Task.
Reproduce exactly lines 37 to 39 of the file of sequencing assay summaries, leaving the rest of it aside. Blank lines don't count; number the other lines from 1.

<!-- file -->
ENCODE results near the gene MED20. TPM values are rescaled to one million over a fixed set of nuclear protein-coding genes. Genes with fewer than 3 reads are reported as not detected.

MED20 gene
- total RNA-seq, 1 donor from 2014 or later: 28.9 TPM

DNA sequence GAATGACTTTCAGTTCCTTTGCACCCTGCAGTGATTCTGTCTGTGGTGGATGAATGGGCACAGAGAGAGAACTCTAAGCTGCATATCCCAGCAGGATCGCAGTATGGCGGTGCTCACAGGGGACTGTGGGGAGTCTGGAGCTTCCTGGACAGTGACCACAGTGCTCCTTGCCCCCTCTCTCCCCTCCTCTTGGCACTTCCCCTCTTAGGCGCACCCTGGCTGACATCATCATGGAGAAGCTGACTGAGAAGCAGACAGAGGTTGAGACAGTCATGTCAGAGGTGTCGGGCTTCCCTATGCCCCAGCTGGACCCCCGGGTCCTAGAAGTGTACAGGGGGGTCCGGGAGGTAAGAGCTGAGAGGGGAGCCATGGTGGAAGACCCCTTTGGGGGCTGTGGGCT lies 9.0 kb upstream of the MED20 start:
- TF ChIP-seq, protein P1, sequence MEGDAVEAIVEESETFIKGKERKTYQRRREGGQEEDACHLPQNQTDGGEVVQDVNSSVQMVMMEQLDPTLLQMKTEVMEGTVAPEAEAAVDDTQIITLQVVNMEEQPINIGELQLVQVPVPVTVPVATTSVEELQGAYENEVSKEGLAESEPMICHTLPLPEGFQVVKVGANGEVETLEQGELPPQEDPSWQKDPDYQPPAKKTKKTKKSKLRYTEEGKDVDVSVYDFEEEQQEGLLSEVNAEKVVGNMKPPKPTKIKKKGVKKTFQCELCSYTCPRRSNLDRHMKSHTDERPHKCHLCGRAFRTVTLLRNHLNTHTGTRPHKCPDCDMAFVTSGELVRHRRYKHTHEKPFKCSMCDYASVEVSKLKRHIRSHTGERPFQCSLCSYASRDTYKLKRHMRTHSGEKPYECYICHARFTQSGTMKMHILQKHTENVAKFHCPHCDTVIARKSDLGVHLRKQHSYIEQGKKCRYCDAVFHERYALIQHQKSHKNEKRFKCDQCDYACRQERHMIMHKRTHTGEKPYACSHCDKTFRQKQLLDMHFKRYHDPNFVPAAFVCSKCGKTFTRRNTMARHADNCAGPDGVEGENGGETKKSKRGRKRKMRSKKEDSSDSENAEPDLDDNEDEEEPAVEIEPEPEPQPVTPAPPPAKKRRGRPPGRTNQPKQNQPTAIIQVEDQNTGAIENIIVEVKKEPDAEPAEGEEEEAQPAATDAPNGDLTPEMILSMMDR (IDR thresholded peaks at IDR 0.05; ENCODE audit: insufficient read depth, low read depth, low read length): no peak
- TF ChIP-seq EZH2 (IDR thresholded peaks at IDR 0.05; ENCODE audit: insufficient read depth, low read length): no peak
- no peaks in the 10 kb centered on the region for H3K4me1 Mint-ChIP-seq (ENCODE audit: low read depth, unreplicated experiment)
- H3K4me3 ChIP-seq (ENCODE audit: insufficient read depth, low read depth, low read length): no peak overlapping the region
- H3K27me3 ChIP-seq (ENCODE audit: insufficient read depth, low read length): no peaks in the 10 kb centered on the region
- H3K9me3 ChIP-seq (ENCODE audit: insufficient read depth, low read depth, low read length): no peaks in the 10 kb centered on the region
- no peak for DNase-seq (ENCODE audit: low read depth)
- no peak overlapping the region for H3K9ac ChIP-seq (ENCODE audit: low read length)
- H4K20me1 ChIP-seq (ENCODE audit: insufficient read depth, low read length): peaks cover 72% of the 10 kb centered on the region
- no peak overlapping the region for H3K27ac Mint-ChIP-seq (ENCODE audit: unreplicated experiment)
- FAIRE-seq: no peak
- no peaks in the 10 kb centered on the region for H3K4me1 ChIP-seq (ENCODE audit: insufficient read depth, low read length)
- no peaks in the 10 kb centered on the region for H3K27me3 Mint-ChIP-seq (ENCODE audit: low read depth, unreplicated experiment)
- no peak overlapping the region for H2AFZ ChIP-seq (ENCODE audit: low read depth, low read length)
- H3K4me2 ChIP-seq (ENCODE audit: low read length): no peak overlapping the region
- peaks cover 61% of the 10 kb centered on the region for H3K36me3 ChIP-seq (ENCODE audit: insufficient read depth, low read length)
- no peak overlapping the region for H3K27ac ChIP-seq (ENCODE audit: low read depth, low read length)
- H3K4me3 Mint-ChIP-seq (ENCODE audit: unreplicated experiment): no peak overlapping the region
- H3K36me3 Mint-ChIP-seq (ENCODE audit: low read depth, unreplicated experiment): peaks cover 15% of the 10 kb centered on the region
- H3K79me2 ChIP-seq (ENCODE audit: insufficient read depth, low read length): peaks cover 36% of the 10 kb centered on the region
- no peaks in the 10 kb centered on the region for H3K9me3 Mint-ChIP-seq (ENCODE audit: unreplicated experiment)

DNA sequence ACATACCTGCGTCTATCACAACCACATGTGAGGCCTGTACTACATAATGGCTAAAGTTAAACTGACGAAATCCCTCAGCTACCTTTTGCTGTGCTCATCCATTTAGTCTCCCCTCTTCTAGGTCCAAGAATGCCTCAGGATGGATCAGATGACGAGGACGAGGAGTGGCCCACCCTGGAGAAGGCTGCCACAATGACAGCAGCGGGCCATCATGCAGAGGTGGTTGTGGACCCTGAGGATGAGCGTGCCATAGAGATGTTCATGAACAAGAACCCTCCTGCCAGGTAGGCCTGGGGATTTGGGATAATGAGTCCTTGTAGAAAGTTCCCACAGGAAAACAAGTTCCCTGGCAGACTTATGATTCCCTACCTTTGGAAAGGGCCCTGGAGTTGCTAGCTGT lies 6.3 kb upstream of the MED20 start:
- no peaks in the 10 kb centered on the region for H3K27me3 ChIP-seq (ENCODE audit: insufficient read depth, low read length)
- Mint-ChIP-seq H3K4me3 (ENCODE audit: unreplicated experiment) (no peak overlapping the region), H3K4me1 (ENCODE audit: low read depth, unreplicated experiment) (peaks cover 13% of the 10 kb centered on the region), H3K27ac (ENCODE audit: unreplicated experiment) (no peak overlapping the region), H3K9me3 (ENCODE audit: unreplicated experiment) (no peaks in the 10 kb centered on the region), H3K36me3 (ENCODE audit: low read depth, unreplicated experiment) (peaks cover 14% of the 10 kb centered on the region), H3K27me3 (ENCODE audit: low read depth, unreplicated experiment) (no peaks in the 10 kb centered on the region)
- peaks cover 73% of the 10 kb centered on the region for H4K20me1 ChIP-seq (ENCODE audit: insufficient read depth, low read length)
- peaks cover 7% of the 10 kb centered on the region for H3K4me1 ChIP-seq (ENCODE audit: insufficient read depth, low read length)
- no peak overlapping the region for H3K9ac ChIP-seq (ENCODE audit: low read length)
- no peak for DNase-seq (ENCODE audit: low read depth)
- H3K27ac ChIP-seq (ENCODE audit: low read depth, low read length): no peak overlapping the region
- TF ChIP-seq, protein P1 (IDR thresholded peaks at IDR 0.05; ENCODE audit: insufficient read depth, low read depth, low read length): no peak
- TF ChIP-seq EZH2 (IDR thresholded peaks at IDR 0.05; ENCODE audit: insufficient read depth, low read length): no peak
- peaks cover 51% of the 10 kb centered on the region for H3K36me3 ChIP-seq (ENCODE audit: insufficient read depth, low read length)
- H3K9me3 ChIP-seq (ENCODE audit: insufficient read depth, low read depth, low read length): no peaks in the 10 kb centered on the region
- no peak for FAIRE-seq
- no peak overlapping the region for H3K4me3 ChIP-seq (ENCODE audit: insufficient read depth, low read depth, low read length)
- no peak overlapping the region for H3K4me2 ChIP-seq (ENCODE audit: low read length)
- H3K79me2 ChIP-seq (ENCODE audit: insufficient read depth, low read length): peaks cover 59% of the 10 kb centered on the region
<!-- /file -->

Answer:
- H3K9me3 ChIP-seq (ENCODE audit: insufficient read depth, low read depth, low read length): no peaks in the 10 kb centered on the region
- no peak for FAIRE-seq
- no peak overlapping the region for H3K4me3 ChIP-seq (ENCODE audit: insufficient read depth, low read depth, low read length)